12 March 2017 - THE ARMADILLO


G'day folks,

Here are some interesting facts about an ancient animal. Armadillos are New World placental mammals with a leathery armour shell. The Chlamyphoridae and Dasypodidae are the only surviving families in the order Cingulata, part of the superorder Xenarthra, along with the anteaters and sloths. Translated from Spanish to mean ‘little armoured one’, armadillos are the only living mammal with such a shell!

Amazing Facts About the Armadillo

  • There are 20 different species of armadillo, all of which live solely in Latin America with the exception of the Nine-banded armadillo which has expanded into the USA.
  • The Nine-banded armadillo is the official state small mammal of Texas, nicknamed the ‘hillbilly speed bump’ as they are hit on the roads so often. During the 1920s depression, the Nine-banded armadillo was eaten, referred to as the ‘Hoover Hog’ as a result of President Hoovers failure to keep meat on the tables.
  • Expanding northward, the Nine-banded armadillo is now a common sight in Missouri, USA.
  • Armadillo is a Spanish word, translating to ‘little armoured one’, named by Spanish explorers to Latin America.
  • Armadillos are covered in bony plates that create their ‘armour’. They are the only living mammal to wear such a shell. The plates cover their back, legs, head and tail, composed of small epidermal scales of horn-covered bone. The plates overlap each other for added protection.
  • Many think of armadillos rolling themselves into a ball for protection but in fact there is only one species – the three-banded armadillo – which can encase itself in its shell, curling its head and feet inwards forming a hard ball. This tactic confused predators, even a dog cannot undo the armadillo’s ball.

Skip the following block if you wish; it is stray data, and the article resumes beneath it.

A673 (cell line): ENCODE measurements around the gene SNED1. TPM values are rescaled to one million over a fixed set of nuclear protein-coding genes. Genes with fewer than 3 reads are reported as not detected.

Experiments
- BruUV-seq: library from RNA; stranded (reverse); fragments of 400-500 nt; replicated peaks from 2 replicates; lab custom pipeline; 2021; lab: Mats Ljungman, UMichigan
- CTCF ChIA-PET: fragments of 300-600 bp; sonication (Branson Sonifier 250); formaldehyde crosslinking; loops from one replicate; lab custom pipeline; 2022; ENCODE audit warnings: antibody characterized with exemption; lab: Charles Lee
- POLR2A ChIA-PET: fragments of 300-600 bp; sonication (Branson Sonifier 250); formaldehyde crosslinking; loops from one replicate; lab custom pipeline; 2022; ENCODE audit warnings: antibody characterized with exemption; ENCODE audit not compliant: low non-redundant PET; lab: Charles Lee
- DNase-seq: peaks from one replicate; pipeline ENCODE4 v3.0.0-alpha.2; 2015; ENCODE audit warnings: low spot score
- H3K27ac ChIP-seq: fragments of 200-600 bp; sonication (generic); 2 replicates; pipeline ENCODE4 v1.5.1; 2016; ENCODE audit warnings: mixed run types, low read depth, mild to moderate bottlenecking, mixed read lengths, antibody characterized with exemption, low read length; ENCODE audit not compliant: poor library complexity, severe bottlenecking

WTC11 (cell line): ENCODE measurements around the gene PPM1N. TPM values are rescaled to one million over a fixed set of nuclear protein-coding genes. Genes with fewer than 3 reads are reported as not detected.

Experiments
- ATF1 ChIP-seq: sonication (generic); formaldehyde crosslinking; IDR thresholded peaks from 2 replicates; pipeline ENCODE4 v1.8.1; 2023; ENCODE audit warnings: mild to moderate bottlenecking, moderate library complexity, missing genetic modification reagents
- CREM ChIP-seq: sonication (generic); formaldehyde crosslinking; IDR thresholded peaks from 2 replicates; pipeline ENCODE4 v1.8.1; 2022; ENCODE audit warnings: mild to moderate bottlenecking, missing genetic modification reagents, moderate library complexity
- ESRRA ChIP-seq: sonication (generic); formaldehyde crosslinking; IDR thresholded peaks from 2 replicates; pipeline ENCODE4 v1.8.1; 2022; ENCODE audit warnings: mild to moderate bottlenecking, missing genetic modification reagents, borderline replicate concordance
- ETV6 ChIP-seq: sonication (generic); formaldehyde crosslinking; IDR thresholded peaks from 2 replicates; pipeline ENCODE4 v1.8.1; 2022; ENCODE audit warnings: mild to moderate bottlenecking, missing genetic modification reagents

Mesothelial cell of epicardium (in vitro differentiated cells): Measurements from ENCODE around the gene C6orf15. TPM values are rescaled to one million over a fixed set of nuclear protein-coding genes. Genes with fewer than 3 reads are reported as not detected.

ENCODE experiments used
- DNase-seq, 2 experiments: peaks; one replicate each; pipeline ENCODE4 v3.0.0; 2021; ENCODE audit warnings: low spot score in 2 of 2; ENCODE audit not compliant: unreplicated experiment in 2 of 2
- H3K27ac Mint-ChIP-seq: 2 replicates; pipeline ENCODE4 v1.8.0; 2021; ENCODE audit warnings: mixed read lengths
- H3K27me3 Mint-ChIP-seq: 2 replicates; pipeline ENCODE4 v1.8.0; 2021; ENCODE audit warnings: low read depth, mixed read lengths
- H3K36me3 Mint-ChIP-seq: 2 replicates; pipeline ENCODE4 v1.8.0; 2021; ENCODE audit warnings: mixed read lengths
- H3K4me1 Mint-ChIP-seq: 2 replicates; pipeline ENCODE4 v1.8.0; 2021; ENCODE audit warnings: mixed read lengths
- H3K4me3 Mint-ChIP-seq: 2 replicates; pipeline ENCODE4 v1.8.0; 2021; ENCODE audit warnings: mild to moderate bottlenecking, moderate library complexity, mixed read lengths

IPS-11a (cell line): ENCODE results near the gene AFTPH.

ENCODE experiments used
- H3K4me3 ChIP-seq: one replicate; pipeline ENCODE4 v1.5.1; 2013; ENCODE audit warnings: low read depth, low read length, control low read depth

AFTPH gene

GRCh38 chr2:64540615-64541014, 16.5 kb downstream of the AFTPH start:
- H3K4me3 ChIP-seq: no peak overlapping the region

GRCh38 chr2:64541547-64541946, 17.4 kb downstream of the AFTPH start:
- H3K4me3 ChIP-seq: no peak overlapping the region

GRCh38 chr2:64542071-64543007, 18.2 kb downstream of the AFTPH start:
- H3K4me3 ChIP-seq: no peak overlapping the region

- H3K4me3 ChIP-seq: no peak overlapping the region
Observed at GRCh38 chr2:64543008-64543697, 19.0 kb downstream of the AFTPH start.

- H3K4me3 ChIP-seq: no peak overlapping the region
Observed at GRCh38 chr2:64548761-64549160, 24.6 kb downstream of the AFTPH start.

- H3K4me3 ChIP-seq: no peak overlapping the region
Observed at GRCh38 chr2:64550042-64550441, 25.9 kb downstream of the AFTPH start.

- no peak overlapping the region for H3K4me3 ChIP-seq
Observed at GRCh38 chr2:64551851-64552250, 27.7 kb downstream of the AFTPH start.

• Due to their lack of fat stores and low metabolic rate, armadillos hate the cold. If there are times of unusually cold weather, a whole population can be wiped out!
  • Armadillos have a low body temperature, between 33-36˚C (91-97˚F), a human’s body temperature is 37˚C (98.6˚F).
  • Generally solitary creatures except during mating, they will sometimes group together in a burrow in cold conditions to keep warm.
  • Armadillos are closely related to sloths and anteaters, sharing some similarities. For example, an armadillos tongue is long and sticky, like anteaters, designed to extract ants and termites from their tunnels.
  • An armadillos diet is comprised of beetles, insects, ants, termites, plants and some fruit. If given the chance, they will eat small ground-nesting birds and their eggs.
  • With very poor eyesight and hearing, armadillos rely on their strong sense of smell to hunt. They can smell things which are up to 20cm below the ground! They also have long straggly fur on their underside to allow them to feel what they are walking over, used similarly to a cat’s whiskers.
  • Armadillos have between 1-15 babies. The Nine-banded armadillo always gives birth to 4 identical quadruplets. They are produced from a single egg which splits in four, meaning the babies will all be the same gender.
  • Armadillos are able to delay implantation of the fertilised egg at times of stress; it is thought this can be delayed for as long as 2 years!
  • Baby armadillos have soft leathery skin which hardens after a few weeks.
  • Where armadillos live is dependent on soil type, they prefer sandy or loam soils which are loose and porous, making it easier to dig for food and make burrows.
  • Armadillos have very strong legs with huge front claws which aid digging.
  • Armadillos can swim well but, due to their heavy shell, they have to swallow air to inflate their stomach to give them buoyancy. They can also hold their breath for up to 6 minutes so will sometimes walk across the bottom of a river or lake.
  • When armadillos feel threatened they tend to run away into their burrows or into thorny vegetation where their armour protects them and predators cannot follow. Some species will jump 3-4ft in the air when they are surprised.

Clancy's comment: Another amazing species. 

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